Into wild, honest life

Last week I finished reading Jon Krakauer’s book about a young man who walked into Alaskan wilderness in 1992 and didn’t come out.

I’m drawn to such stories by master nonfictionists. I read Krakauer’s Into Thin Air a while ago and was haunted by his account of an ill-fated Mt. Everest climb. On my shelf sit other books about true, dramatic events: The Perfect Storm, by Sebastian Junger; Seabiscuit: An American Legend, by Laura Hillenbrand; Apollo 13, by Jim Lovell and Jeffrey Kluger; Adrift: Seventy-Six Days Lost at Sea, by Steven Callahan; Alive: The Story of the Andes Survivors, by Piers Paul Read (a bit grizzly, but great); and the one I began with, preteen and romantic: Dove, by Robin Lee Graham, about a boy who sailed solo around the world. These sorts of tales involve many elements, layers, details, and I can’t help it – I love an immersion into the worlds they reveal when someone has limbed them with style.

This latest read, Into the Wild, made me catch my breath early in and debate whether I’d chosen a wise leisure activity. The story’s main character, Chris McCandless, was an intelligent, idealistic guy who could become ensnared by forays into deep thought, who came to be repulsed by our techo society, and who loved to hike out into nature. A boy reminding me right away of my son.

It turns out Chris reminded a lot of the people he met of sons, brothers, or themselves before life had tested and changed them. Prior to leaving for his “great Alaskan adventure,” he leather-tramped (wandered without a vehicle) throughout the western U.S. He made friends of all ages. Chris kept in touch with everyone, except the family he left behind in West Virginia. Having severed contact with his parents; he introduced himself on his travels as Alex.

What intrigued and ultimately satisfied me about Chris’s story is that its lesson, while tragic, is real and not without hope. Like a lot of young people, Chris got angry with his folks. He was a moral kid. He learned his parents had done some awful things back when they were younger. What bugged him the most, it sounds like, was their dishonesty regarding their pasts. Chris came to feel like his childhood had been a sham.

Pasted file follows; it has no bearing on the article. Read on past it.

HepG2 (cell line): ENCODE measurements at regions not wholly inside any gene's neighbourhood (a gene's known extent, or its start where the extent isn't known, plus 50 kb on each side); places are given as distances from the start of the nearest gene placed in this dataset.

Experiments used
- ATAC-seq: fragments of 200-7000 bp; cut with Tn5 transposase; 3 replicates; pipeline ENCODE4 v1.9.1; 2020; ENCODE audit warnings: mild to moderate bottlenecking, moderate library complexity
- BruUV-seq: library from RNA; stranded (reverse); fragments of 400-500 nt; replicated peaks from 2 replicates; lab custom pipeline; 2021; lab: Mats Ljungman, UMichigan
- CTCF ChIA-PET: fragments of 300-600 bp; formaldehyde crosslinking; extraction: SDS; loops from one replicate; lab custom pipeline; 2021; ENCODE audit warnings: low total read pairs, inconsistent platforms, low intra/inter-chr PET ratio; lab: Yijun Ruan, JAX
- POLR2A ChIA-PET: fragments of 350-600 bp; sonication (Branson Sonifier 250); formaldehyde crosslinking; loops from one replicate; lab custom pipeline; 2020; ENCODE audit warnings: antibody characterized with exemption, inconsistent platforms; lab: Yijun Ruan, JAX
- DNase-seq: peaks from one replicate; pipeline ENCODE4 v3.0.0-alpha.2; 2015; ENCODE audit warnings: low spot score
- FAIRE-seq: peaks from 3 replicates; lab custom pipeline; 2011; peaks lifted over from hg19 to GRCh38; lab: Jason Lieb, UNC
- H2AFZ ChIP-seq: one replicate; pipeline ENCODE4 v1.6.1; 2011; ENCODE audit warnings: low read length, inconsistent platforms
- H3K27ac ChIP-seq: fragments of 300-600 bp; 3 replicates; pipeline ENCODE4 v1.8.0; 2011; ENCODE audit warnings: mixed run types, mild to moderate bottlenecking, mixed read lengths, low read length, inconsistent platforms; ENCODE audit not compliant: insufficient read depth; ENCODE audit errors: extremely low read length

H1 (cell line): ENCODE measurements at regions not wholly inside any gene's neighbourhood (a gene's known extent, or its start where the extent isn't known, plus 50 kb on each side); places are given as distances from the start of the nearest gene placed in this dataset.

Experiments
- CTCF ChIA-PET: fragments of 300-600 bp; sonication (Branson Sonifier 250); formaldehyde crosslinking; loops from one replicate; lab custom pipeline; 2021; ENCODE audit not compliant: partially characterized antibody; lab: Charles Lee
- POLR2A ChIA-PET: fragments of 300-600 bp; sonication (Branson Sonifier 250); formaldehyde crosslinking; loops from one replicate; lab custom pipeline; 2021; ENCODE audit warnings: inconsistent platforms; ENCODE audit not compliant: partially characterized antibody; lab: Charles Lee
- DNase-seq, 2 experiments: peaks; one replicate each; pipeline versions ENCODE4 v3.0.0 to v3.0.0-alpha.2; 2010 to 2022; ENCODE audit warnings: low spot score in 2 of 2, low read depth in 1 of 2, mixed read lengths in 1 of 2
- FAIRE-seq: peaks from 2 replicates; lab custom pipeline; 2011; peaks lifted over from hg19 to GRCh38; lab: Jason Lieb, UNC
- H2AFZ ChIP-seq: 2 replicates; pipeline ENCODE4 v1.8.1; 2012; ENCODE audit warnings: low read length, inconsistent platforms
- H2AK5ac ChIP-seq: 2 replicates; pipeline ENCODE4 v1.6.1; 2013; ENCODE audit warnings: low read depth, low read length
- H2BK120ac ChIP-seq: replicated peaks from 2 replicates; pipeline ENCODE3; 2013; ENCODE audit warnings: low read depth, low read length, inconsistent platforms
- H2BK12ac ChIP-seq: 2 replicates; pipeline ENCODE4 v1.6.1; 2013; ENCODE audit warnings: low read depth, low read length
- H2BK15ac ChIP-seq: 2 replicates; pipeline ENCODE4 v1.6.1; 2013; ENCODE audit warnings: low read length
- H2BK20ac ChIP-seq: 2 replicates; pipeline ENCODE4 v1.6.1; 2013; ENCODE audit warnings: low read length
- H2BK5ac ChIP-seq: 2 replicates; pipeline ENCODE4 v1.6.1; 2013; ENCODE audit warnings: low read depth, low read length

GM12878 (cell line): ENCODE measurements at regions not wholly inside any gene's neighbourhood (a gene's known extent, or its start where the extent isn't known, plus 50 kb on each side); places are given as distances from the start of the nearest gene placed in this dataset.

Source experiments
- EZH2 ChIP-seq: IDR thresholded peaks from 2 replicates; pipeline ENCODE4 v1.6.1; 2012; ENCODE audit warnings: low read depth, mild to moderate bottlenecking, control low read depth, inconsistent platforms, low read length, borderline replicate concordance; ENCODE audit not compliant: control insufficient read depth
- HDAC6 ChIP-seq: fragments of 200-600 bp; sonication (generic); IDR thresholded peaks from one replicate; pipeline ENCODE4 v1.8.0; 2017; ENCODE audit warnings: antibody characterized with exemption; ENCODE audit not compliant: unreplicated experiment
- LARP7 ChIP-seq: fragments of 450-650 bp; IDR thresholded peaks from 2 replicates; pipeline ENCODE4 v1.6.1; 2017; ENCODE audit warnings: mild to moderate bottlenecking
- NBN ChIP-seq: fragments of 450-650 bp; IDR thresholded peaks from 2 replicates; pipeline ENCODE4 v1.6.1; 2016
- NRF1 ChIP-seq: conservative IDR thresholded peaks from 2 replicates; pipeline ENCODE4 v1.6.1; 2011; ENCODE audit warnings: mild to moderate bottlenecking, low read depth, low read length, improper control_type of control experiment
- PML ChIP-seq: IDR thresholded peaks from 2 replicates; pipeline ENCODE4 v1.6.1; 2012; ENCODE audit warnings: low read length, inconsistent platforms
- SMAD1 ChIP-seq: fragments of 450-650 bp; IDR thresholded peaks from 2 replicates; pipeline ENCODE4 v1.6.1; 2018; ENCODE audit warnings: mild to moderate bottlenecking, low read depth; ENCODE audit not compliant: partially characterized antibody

I remember throughout the year Tim and I went through our worst times, having people we’d grown up with – even our wonderful parents – share their failures. We appreciated the gestures. We also wondered to each other, “Why didn’t they tell us this stuff sooner? Maybe we wouldn’t have considered them too perfect to bring our less-than-lovely admissions to.”

As a parent, I felt determined to be honest with my kids. And yet, going through the raising of children taught me there’s a time for discretion. It would be easy to dump a load on a young person’s shoulders that he or she’d have no capacity to bear. Minefields can’t be avoided, I discovered. There’s no perfect way, either, to navigate them. We do the best we can.

Yesterday, Tim and I found time to meet at our city’s cheap theater, where movies on Wednesdays cost a buck apiece. Tim had called me earlier, to say, “Into the Wild is playing.”

“Let’s go!” I said.

The movie, perhaps even better than the book, handles the roles of Chris McCandless’s parents very well. There’s honesty about who and what they were and where they failed. The final credits thank the real-life couple for being brave.

As I contemplate my freshly finished book manuscript, with its bits of drama and details to which I hope readers can relate, I remain hopeful regarding its honesty. People have already told me I’m brave for writing about my failures. Yep, brave or stupid, I suppose.

Truth will out, though. I guess I want to be the one to tell it.

If you’re into truth well told, and if you can handle tragedy’s expression in your life right now, I recommend Into the Wild, both on the page and screen.

Comments

Marianne Elixir said…
This is a great post. I already puzzel over honesty verses discretion in parenting. I suppose it is good to know I will fail either way! Ha. Yet we keep striving.

As a child, I can say that my greatest frustration is parents who defend their every action rather than being able to apologize and own up. I hope that I can take that away from the frustrations I have had with my parents and in-laws, and try to do a little better with my own children.

I think you are brave, and I think we all benefit (especially in America's church culture) to hear that other's have failures too. I can't wait to read your book!

Also, I was given "Adrift" on a flight to Hawaii by the flirtatious business man I was sitting next to (at 17!). I loved the book, and have since passed it on to many friends. I am a sucker for real life stories, too. Who needs fiction when life is already so dynamic?! (of course, you know there is much of fiction I would not want to give up).
Deanna said…
Those flirtatious business men! At least he had a good book to pass on, instead (I hope) of making a pass.

You bring up a great point, Marianne, about parents who can't own up to failure. Probably it's a learned trait, and bravo to you for determining ahead to break the cycle. I know you'll do the best you can.
Marianne Elixir said…
Well, I think there was some arrangement, like if I was not married in the next 4 years, I had to fly to Hawaii and marry him....Ralph was the name. I didn't hold up my end of the bargain =)

Thanks for your confidence in my cycle breaking. We have quite a few we are taking on (divorce being the most significant), but we are determined. I didn't really think about it being a learned trait...but as I have thought about it, I agree. It has been a generational problem. Perhaps that is a part of the biblical language about the sins of the fathers carrying through to their children's children.